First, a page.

The Hamburg Score (Gamburgsky schyot) is “a very important concept,” wrote Viktor Shklovsky, the famous Russian literary critic and founder of Russian formalism, in 1928. All wrestlers cheat in performance and allow themselves to lose a fight at the behest of the organizers. But once a year wrestlers gather in Hamburg and fight in private among themselves. It is a long, hard, ugly competition. But this is the only way that they can reveal their real class. It is in this way that Shklovsky has the leading literary come to a reckoning of their real worth. This collection of essays and memoirs published in 1928 represents one of the last of the great critic’s works to be translated into English and will be a treasure for both Shklovsky scholars and lovers of literature alike.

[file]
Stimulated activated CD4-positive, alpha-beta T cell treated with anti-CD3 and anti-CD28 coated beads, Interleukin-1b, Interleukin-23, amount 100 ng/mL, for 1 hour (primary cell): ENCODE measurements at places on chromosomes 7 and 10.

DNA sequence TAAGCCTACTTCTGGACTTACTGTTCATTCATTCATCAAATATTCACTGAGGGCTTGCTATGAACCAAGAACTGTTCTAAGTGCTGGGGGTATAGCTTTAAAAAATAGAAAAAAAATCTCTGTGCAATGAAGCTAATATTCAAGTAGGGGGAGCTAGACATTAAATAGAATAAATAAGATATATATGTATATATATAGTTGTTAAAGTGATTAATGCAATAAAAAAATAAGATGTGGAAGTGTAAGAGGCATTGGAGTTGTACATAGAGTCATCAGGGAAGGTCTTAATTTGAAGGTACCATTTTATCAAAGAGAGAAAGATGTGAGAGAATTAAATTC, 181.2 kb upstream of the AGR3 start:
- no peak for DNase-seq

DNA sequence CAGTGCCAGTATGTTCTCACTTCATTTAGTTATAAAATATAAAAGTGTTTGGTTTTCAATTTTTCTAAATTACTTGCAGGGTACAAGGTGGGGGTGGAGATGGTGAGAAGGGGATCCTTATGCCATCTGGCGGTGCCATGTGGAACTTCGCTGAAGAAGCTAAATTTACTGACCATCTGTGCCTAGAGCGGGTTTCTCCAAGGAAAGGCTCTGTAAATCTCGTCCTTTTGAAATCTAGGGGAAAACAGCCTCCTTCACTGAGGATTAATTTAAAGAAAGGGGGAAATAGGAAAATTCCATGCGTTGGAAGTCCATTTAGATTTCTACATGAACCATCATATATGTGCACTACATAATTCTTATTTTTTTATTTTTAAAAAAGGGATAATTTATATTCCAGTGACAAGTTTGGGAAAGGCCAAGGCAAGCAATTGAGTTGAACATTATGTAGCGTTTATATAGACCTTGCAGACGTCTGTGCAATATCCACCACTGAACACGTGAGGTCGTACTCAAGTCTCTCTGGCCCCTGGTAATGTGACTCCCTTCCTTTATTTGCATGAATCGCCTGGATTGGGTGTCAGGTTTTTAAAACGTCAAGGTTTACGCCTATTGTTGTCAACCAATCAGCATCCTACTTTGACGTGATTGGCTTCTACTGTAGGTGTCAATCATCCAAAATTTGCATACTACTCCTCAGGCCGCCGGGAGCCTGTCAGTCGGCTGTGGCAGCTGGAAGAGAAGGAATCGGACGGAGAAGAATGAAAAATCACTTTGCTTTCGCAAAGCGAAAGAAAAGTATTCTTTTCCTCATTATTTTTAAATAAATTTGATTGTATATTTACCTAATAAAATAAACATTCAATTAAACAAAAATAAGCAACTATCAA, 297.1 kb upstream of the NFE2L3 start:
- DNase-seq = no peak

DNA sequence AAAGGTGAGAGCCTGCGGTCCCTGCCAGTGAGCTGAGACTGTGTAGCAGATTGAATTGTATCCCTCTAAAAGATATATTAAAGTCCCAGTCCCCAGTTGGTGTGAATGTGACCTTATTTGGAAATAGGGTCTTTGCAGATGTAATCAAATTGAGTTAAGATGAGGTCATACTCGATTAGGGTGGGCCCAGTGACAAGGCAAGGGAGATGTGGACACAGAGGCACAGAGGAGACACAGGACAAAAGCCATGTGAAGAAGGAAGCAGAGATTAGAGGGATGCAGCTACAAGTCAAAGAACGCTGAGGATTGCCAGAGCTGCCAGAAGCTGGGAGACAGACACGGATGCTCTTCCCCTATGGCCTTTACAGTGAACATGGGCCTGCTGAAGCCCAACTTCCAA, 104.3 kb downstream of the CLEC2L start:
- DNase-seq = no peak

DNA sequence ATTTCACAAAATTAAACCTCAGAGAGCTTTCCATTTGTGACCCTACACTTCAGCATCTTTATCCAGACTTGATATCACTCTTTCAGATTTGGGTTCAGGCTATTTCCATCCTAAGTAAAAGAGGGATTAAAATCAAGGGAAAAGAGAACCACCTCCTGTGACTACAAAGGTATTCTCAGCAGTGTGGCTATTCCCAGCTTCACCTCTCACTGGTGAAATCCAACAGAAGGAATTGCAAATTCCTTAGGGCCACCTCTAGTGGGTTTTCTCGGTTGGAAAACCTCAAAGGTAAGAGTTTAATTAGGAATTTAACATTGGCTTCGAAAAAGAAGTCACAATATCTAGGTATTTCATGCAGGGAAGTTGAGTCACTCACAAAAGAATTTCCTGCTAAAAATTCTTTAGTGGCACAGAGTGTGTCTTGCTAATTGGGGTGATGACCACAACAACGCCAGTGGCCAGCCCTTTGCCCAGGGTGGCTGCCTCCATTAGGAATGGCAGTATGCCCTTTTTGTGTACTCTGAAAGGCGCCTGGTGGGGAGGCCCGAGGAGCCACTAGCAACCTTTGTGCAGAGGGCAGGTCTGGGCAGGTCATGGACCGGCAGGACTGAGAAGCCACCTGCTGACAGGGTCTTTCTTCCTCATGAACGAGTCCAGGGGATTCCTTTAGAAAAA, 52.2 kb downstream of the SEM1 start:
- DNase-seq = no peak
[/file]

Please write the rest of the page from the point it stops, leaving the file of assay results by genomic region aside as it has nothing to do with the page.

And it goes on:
“A rambling, digressive stylist, Shklovsky throws off brilliant aperçus on every page . . . Like an architect’s blueprint, it lays bare the joists and studs that hold up the house of fiction.” – Washington Post
A leading figure in the Russian Formalist movement of the 1920s, Viktor Shklovsky (1893-1984) had a profound effect on twentieth-century Russian literature. Several of his books have been translated into English, including Zoo, or Letters Not About Love; Theory of Prose; Knight’s Move; and A Hunt for Optimism, all available from Dalkey Archive Press.